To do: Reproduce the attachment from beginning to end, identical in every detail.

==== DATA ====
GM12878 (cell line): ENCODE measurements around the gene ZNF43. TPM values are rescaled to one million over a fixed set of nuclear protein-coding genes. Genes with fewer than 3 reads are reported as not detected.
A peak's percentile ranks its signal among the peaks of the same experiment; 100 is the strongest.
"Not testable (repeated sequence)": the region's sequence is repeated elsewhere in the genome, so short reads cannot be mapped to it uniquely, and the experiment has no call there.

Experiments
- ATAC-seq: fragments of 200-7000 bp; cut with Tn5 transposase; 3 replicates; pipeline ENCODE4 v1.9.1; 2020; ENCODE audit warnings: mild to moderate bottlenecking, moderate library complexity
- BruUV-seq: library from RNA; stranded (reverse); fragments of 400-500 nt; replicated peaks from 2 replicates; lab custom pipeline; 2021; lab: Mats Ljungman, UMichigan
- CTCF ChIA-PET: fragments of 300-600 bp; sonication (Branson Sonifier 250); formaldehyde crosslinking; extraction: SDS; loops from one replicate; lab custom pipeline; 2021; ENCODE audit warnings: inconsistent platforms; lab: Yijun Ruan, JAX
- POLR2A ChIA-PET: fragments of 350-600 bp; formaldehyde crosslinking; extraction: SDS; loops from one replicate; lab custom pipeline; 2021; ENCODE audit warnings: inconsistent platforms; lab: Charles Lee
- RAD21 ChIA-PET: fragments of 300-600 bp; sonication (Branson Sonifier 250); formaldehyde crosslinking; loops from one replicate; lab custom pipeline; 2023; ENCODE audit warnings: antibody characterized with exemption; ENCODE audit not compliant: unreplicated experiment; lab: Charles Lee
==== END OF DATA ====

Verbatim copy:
GM12878 (cell line): ENCODE measurements around the gene ZNF43. TPM values are rescaled to one million over a fixed set of nuclear protein-coding genes. Genes with fewer than 3 reads are reported as not detected.
A peak's percentile ranks its signal among the peaks of the same experiment; 100 is the strongest.
"Not testable (repeated sequence)": the region's sequence is repeated elsewhere in the genome, so short reads cannot be mapped to it uniquely, and the experiment has no call there.

Experiments
- ATAC-seq: fragments of 200-7000 bp; cut with Tn5 transposase; 3 replicates; pipeline ENCODE4 v1.9.1; 2020; ENCODE audit warnings: mild to moderate bottlenecking, moderate library complexity
- BruUV-seq: library from RNA; stranded (reverse); fragments of 400-500 nt; replicated peaks from 2 replicates; lab custom pipeline; 2021; lab: Mats Ljungman, UMichigan
- CTCF ChIA-PET: fragments of 300-600 bp; sonication (Branson Sonifier 250); formaldehyde crosslinking; extraction: SDS; loops from one replicate; lab custom pipeline; 2021; ENCODE audit warnings: inconsistent platforms; lab: Yijun Ruan, JAX
- POLR2A ChIA-PET: fragments of 350-600 bp; formaldehyde crosslinking; extraction: SDS; loops from one replicate; lab custom pipeline; 2021; ENCODE audit warnings: inconsistent platforms; lab: Charles Lee
- RAD21 ChIA-PET: fragments of 300-600 bp; sonication (Branson Sonifier 250); formaldehyde crosslinking; loops from one replicate; lab custom pipeline; 2023; ENCODE audit warnings: antibody characterized with exemption; ENCODE audit not compliant: unreplicated experiment; lab: Charles Lee